She went to the teacher after turning in her test and told her that, though she knew it didn't make any difference, she wanted the teacher to know that she had been very sick with strep throat and not able to study until Sunday afternoon, and if her grade was not good, it was because of that -- not because she didn't care about doing well. (Which was, I thought, the best way to handle it.)
But, being a teacher myself, I know how often students use sickness as an excuse to get out of things. Unfortunately they are often enabled by parents. When I get a note saying "Please excuse ___ for not completing ___. He was not feeling well." -- I know that more than likely the student was tired, or just didn't feel like doing the work, or whatever, and talked Mama into writing a note. "Not feeling well" is not the same as "sick."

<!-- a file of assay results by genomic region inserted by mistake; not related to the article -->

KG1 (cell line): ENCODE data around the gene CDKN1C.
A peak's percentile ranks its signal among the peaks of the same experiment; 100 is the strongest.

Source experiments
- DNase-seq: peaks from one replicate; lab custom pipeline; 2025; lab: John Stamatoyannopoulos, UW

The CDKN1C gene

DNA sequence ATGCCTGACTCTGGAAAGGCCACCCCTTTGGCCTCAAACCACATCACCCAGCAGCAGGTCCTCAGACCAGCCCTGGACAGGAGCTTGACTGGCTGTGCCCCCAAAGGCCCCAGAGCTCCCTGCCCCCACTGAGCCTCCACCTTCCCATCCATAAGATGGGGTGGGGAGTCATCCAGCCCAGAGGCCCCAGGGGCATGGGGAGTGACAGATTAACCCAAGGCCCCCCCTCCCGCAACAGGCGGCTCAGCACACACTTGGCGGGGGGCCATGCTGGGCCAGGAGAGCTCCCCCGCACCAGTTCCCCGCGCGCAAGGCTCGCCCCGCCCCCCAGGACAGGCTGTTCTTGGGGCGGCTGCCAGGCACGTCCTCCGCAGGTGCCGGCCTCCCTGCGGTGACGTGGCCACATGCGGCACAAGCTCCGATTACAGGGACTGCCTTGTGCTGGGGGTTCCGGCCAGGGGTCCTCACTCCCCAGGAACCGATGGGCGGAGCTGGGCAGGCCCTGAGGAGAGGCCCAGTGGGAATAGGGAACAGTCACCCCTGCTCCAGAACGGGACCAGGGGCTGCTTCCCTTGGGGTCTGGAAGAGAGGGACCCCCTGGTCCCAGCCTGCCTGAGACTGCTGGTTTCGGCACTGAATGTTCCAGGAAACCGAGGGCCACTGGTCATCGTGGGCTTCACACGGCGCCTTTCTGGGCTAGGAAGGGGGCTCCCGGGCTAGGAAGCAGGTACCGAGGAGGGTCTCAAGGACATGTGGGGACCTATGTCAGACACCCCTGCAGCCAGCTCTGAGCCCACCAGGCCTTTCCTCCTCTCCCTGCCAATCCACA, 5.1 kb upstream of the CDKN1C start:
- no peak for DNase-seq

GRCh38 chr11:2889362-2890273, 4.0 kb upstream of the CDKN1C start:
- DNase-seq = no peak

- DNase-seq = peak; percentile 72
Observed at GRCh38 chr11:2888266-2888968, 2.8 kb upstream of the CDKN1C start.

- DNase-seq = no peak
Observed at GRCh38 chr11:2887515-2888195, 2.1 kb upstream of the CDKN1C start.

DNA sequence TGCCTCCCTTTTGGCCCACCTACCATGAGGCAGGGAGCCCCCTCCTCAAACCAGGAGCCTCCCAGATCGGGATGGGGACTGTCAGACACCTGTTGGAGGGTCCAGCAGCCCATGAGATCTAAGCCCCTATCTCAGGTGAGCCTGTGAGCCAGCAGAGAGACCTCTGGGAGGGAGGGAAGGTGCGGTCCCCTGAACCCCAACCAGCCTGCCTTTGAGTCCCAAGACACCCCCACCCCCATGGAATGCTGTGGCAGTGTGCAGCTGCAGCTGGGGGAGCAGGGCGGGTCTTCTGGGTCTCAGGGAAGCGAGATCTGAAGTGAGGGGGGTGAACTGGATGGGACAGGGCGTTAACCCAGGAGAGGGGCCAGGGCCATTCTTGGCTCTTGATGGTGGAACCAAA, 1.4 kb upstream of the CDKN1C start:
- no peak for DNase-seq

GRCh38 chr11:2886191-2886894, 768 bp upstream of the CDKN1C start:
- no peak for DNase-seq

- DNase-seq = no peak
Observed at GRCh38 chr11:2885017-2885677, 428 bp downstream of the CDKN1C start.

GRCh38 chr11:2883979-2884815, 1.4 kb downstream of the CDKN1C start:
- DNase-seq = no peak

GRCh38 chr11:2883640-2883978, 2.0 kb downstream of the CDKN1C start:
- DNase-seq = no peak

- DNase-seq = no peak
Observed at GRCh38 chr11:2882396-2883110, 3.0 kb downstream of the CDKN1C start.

The extreme of this situation is what we always have two or three of every year: students who get to 19 absences in a class, the absences almost always scattered in nature, at about February or March. They automatically fail the class at 20 absences. It is amazing how they are able to get to school without any absences for the rest of the year.
Anyway - the point is this: There is a high enough percentage of enabled and not really necessary absences, that teachers get a bit jaded at some point. Then, when someone like ML comes along, who had a real and debilitating (for a few days) illness, the teacher has to make a judgment as to whether it is legitimate or not. Fortunately, when a student has a good track record, as ML does, it makes it a little easier to judge correctly. I certainly hope that was the case in ML's situation with her teacher.